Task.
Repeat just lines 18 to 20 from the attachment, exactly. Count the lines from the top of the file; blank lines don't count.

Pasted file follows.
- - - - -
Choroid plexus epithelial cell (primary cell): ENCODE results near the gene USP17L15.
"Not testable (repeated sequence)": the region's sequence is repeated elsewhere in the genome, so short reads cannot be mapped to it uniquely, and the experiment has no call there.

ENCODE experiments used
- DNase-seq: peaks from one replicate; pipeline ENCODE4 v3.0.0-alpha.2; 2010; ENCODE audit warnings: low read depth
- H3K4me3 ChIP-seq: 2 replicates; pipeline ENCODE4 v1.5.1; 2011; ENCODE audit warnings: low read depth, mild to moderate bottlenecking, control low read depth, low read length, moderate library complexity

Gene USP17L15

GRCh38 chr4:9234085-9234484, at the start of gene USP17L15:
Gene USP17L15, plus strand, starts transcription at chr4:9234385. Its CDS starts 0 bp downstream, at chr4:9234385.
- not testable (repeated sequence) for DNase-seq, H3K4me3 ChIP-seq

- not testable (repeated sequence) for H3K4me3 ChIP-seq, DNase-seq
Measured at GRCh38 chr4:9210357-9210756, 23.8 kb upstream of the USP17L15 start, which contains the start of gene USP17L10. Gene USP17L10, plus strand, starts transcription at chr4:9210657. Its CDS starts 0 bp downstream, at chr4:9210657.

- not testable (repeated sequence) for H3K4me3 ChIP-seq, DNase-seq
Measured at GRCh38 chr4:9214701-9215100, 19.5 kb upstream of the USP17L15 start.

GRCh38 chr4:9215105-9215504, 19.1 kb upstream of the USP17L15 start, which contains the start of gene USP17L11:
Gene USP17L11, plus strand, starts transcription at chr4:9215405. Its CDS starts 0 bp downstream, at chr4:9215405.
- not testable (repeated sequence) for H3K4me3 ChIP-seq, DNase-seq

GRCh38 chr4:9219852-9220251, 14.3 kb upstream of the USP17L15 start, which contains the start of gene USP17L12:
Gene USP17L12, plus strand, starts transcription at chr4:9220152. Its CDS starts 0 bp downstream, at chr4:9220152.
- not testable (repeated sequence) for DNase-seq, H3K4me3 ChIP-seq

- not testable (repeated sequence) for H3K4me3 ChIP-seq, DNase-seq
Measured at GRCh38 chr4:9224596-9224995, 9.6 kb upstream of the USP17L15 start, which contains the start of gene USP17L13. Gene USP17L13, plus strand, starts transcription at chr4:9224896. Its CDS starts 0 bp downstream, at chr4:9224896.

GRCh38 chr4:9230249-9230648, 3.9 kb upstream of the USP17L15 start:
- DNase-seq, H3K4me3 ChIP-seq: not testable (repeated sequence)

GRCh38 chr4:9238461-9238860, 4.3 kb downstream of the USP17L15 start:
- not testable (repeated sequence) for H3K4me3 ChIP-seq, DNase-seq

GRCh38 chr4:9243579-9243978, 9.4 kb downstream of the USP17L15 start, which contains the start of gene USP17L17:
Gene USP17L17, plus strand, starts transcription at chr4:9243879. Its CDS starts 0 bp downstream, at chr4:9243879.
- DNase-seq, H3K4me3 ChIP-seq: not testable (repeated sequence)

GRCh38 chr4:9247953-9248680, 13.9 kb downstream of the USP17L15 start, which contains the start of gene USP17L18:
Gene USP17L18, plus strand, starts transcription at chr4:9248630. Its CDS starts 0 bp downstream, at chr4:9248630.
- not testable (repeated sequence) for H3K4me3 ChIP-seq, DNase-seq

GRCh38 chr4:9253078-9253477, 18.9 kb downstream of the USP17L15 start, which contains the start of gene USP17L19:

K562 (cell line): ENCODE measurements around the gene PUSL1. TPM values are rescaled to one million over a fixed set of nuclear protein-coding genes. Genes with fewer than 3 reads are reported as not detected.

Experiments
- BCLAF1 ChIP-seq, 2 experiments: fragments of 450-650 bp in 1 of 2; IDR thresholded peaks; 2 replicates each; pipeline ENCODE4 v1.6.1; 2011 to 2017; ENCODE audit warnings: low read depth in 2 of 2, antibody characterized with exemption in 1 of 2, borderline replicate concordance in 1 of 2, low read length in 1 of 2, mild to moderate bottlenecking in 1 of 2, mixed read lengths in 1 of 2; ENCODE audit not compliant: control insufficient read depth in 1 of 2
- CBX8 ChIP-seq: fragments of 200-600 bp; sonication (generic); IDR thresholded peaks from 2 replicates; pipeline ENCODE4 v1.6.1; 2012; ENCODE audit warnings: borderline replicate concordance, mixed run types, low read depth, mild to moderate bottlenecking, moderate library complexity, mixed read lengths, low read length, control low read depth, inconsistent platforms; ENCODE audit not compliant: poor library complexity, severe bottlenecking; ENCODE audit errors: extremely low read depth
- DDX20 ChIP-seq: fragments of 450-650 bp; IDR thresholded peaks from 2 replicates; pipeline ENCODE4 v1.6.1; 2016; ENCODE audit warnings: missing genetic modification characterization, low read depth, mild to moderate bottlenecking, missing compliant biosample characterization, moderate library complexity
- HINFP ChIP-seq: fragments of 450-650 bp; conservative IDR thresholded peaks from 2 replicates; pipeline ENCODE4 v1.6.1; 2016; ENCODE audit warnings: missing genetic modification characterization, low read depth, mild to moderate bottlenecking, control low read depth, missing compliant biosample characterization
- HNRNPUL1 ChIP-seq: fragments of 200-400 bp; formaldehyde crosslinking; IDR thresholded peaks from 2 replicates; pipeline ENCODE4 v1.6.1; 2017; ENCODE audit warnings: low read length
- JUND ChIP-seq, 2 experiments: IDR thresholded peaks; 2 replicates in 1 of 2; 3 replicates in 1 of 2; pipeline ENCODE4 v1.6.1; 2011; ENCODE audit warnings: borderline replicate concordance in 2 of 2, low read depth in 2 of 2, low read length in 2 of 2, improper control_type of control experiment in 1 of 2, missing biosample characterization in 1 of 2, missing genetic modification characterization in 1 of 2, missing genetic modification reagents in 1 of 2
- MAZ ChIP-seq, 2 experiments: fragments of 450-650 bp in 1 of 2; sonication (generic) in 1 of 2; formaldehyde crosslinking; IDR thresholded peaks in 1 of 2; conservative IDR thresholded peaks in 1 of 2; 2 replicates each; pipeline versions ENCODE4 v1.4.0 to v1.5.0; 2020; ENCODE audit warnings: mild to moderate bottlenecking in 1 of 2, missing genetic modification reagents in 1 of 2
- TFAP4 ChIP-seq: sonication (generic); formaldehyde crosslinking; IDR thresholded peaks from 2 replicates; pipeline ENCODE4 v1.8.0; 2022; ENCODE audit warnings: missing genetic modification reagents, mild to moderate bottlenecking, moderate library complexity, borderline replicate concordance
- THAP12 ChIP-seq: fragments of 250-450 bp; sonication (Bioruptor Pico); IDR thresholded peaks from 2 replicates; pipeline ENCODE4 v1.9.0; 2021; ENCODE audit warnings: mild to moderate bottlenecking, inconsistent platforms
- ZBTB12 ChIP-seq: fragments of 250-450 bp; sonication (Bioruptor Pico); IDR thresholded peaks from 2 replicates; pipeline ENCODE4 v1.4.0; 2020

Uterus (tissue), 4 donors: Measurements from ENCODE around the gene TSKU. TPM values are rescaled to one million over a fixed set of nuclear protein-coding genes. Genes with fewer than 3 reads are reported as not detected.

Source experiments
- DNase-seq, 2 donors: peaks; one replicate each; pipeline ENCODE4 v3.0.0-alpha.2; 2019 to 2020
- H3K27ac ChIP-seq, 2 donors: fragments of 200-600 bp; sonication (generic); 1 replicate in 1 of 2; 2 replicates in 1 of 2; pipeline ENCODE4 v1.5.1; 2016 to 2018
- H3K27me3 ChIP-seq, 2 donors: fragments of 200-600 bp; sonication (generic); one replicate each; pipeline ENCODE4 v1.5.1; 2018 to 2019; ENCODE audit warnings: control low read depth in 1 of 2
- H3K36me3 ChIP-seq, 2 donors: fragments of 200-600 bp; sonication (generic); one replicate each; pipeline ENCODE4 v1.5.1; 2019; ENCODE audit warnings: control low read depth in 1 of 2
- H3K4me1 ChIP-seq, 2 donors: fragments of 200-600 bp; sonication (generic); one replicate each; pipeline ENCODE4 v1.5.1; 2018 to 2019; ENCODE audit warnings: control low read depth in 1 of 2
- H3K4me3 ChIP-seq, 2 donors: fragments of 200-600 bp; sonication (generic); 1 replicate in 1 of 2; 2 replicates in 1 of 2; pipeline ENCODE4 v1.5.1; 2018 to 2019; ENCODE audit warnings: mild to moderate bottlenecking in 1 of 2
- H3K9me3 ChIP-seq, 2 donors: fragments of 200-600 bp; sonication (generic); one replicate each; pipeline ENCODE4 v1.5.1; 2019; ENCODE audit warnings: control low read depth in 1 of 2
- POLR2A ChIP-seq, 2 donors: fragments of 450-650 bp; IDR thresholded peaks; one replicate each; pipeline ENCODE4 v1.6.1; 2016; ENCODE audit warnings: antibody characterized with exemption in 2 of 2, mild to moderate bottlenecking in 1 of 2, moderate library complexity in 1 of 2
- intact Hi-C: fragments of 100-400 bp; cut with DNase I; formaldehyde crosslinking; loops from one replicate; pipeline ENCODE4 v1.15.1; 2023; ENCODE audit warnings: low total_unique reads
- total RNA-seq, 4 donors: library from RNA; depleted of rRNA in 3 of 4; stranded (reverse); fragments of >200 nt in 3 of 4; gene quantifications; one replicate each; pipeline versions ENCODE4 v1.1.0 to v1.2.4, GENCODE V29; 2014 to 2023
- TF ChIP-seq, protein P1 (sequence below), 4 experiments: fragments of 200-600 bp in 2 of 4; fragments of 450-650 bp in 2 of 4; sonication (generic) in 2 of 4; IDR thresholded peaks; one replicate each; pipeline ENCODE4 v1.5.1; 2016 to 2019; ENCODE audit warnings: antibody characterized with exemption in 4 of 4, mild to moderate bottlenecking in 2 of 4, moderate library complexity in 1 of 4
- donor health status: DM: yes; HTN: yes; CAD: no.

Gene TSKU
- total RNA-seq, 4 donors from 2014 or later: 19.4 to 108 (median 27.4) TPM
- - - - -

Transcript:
Gene USP17L12, plus strand, starts transcription at chr4:9220152. Its CDS starts 0 bp downstream, at chr4:9220152.
- not testable (repeated sequence) for DNase-seq, H3K4me3 ChIP-seq

- not testable (repeated sequence) for H3K4me3 ChIP-seq, DNase-seq